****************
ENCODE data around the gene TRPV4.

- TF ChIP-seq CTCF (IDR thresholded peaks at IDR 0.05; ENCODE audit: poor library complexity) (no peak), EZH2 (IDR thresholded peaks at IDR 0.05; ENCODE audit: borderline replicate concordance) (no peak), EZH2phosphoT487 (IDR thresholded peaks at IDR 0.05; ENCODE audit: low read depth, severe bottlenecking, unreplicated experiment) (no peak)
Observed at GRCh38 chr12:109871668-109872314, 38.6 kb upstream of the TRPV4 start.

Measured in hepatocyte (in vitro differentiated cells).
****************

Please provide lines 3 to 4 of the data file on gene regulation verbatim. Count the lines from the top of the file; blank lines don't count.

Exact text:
Observed at GRCh38 chr12:109871668-109872314, 38.6 kb upstream of the TRPV4 start.

Measured in hepatocyte (in vitro differentiated cells).